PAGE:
The injury to Sean O’Brien paved the way for the Belfast boy to step through and with his 30th birthday looming later this month he wants to seize every opportunity.
“It has been a fantastic year. I have loved every minute of it. With Sean missing my goal was to show what I was about and try and do a job for the team and hopefully I did,” said Henry, who started all the games of the successful Six Nations campaign.
It’s over four years since he picked up the first of his 14 caps and the key for him was to get a sustained run in an Irish shirt to show he could do it on the international stage.
“The big thing was getting the run of game time. Joe gave me the benefit of the doubt. There was a lot of pressure. I had to perform for him and had to perform for the team as there was so much at stake. I really enjoyed that.
“A run of game time is certainly something that played a big part. It’s well and good coming off the bench and maybe getting 15 minutes and trying to show what you are about but when you know you are starting the game you can really influence it and you have 80 minutes to show it. It certainly gives you a lot more time to impress.”
He knows it will be a bruising encounter with the Pumas on Saturday, even if most of their European players are not involved, but Henry says the homework has been done.
“The good thing about this squad of players is we know Joe demands an awful lot so boys have gone off their own bat and the amount of video work that has already been done is something I have noticed.
“Argentina is a team that has been together for a while and that channel from inside the ruck to the 10-12 channel, that’s where a lot of traffic comes and that is where I have to be. Certainly all the back rows know it’s going to be a pretty bruising encounter,” he added.
With Darren Cave set to be handed Brian O’Driscoll’s shirt and Robbie Diack poised for his debut, the Ulster influence on the Irish team continues to grow.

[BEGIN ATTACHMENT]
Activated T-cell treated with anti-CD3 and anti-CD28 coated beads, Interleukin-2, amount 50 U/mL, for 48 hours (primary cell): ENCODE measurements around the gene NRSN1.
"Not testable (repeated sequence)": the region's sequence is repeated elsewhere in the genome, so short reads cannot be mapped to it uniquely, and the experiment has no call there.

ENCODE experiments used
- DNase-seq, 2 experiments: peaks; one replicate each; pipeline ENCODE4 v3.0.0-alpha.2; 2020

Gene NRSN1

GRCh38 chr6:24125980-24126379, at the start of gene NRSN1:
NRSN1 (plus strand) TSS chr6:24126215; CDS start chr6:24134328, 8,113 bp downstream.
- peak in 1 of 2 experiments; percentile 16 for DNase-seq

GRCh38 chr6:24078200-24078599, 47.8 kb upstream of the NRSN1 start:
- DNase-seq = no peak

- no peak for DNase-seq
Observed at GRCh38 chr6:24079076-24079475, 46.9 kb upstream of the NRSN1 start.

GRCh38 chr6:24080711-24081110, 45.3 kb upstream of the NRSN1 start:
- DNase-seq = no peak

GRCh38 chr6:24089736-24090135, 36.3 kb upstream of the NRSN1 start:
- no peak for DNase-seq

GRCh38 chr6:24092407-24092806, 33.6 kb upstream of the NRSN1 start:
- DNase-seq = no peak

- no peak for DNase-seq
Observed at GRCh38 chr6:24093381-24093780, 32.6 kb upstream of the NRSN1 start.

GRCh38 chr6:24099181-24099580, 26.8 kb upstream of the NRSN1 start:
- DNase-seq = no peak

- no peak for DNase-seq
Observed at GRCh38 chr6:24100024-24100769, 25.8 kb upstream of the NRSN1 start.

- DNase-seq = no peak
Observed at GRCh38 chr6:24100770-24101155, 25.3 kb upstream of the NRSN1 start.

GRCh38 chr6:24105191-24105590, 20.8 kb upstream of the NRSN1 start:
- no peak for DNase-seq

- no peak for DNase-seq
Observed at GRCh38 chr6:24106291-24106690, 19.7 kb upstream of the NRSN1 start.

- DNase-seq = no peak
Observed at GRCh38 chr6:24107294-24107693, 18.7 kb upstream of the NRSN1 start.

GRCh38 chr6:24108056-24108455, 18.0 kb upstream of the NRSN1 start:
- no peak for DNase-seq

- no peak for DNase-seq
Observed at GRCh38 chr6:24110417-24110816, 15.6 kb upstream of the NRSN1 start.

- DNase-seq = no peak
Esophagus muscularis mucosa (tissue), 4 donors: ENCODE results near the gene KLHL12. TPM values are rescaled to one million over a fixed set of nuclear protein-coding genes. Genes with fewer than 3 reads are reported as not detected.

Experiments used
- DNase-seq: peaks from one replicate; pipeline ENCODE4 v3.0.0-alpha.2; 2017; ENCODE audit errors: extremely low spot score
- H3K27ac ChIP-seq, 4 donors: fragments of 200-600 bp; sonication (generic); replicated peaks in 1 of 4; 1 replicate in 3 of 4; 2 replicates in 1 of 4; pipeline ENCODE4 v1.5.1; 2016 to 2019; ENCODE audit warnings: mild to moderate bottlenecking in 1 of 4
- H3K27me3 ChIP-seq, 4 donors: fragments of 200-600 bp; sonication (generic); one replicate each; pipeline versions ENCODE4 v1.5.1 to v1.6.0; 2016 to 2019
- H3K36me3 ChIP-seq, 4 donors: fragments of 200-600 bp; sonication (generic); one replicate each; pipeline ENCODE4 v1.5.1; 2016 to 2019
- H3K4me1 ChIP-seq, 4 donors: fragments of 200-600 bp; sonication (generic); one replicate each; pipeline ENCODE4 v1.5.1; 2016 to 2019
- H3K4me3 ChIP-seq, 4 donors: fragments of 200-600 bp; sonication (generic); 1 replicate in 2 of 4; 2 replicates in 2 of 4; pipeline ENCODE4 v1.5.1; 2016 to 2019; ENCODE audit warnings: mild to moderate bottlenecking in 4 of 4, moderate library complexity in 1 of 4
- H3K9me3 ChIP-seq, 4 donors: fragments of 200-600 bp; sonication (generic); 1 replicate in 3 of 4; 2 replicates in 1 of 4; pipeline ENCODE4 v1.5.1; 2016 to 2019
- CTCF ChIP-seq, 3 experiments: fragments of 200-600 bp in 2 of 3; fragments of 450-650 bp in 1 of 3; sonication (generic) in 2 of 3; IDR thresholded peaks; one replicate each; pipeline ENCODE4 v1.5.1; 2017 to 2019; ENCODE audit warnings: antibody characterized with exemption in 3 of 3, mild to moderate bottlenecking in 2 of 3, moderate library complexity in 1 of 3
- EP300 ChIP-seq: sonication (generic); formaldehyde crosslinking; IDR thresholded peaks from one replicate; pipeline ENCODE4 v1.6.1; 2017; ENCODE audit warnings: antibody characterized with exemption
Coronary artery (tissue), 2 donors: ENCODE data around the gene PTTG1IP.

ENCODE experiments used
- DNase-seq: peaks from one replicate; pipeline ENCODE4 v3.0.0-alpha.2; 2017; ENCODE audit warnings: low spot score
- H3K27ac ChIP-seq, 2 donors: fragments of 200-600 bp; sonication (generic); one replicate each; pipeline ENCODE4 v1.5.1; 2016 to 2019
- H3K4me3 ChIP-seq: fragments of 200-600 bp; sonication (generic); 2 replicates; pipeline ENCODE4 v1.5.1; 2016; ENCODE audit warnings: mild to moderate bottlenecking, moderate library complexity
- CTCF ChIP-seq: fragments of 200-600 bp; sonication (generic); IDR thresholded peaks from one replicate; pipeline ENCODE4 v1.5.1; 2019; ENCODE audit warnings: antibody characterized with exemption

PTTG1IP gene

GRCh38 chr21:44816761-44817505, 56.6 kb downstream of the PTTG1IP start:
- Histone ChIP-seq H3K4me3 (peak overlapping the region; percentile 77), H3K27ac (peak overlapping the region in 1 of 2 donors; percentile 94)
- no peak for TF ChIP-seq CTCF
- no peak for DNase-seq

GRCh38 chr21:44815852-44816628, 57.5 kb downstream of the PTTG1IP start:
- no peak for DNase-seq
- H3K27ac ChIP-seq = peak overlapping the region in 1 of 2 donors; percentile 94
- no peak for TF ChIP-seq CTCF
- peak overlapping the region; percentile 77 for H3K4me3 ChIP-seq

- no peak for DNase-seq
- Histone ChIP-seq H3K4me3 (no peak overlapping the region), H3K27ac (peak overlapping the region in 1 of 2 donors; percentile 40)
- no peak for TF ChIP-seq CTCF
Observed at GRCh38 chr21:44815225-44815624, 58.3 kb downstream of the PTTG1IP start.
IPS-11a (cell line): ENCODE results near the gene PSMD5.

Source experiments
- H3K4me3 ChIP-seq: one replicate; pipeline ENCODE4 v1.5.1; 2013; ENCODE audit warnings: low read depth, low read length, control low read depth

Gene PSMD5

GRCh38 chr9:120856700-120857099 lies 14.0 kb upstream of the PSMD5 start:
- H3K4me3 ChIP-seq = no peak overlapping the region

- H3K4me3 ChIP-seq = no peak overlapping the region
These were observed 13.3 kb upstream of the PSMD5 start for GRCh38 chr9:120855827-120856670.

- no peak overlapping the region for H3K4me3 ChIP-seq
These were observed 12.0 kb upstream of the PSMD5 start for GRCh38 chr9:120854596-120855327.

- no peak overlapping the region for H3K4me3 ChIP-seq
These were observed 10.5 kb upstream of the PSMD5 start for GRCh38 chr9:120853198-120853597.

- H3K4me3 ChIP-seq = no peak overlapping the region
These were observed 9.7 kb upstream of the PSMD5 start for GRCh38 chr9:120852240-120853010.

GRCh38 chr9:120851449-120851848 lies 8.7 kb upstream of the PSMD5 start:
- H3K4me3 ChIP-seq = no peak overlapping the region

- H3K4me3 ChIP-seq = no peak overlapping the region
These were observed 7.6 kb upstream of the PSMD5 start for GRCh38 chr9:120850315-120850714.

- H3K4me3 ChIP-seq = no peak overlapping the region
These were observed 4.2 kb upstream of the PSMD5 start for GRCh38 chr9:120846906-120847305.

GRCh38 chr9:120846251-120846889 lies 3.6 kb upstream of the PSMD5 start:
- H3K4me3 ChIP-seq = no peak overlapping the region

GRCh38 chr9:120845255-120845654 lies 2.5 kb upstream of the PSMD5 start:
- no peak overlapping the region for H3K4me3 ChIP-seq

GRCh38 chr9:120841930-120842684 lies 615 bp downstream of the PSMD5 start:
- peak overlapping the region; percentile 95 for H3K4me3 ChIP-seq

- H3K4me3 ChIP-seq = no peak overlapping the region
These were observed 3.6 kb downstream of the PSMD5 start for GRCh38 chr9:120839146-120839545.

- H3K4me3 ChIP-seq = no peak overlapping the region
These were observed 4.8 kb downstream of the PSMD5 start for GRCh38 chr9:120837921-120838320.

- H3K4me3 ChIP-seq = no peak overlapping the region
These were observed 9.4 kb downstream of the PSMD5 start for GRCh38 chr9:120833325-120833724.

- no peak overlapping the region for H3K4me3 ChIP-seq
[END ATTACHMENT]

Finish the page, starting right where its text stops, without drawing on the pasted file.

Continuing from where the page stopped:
There will be a transition period in Ravenhill over the summer, however, with the likes of Johann Muller, John Afoa and Tom Court moving on but he feels they have the talent to build on a solid season just gone.
“There is going to be a lot of new faces, which is always very good. We’re not hiding the fact there are big, big players leaving so it’s going to be tough. But I think we have home-grown players that can lead and we just have to plough on and there is no way we can take a backward step.”
But he is the first to admit they need to back up their strong performances in recent years with silverware.
“There’s no hiding from that. Every year we talk about it and we as players get fed up repeating the same stuff, saying we learned from this, we learned from that. We need to take our chances when they come. Unfortunately you need a bit of luck.
“In some games going down to 14 men made it difficult but we have important players. Paddy Jackson, I thought he improved massively this year, I’d say he was one of the most improved again and he is going to be real important. You need someone in the driving seat to really run the team and with Ian Humphreys coming back as well, he will also help Jacko come along as well,” enthused Henry.